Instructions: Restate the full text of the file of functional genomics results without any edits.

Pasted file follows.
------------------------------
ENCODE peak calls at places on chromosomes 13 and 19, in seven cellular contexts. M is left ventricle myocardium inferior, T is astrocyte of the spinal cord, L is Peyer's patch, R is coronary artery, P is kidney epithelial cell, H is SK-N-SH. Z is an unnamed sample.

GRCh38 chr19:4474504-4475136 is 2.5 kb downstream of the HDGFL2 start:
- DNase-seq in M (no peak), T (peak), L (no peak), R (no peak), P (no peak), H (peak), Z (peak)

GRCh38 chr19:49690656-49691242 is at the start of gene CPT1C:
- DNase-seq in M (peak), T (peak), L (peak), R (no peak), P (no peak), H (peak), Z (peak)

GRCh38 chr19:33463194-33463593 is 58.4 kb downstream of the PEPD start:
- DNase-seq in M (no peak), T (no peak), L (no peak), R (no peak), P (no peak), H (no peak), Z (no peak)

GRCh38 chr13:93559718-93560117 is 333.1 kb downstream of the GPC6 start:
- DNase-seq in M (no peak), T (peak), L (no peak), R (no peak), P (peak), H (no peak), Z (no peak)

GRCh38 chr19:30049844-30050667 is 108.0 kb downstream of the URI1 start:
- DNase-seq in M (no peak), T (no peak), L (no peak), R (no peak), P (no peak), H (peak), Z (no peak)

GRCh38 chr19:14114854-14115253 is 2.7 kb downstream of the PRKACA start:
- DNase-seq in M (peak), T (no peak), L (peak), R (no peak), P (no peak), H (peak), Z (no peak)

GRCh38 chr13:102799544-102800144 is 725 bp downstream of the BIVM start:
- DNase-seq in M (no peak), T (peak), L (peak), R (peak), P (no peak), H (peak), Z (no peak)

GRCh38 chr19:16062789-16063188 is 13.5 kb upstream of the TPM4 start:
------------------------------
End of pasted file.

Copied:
ENCODE peak calls at places on chromosomes 13 and 19, in seven cellular contexts. M is left ventricle myocardium inferior, T is astrocyte of the spinal cord, L is Peyer's patch, R is coronary artery, P is kidney epithelial cell, H is SK-N-SH. Z is an unnamed sample.

GRCh38 chr19:4474504-4475136 is 2.5 kb downstream of the HDGFL2 start:
- DNase-seq in M (no peak), T (peak), L (no peak), R (no peak), P (no peak), H (peak), Z (peak)

GRCh38 chr19:49690656-49691242 is at the start of gene CPT1C:
- DNase-seq in M (peak), T (peak), L (peak), R (no peak), P (no peak), H (peak), Z (peak)

GRCh38 chr19:33463194-33463593 is 58.4 kb downstream of the PEPD start:
- DNase-seq in M (no peak), T (no peak), L (no peak), R (no peak), P (no peak), H (no peak), Z (no peak)

GRCh38 chr13:93559718-93560117 is 333.1 kb downstream of the GPC6 start:
- DNase-seq in M (no peak), T (peak), L (no peak), R (no peak), P (peak), H (no peak), Z (no peak)

GRCh38 chr19:30049844-30050667 is 108.0 kb downstream of the URI1 start:
- DNase-seq in M (no peak), T (no peak), L (no peak), R (no peak), P (no peak), H (peak), Z (no peak)

GRCh38 chr19:14114854-14115253 is 2.7 kb downstream of the PRKACA start:
- DNase-seq in M (peak), T (no peak), L (peak), R (no peak), P (no peak), H (peak), Z (no peak)

GRCh38 chr13:102799544-102800144 is 725 bp downstream of the BIVM start:
- DNase-seq in M (no peak), T (peak), L (peak), R (peak), P (no peak), H (peak), Z (no peak)

GRCh38 chr19:16062789-16063188 is 13.5 kb upstream of the TPM4 start: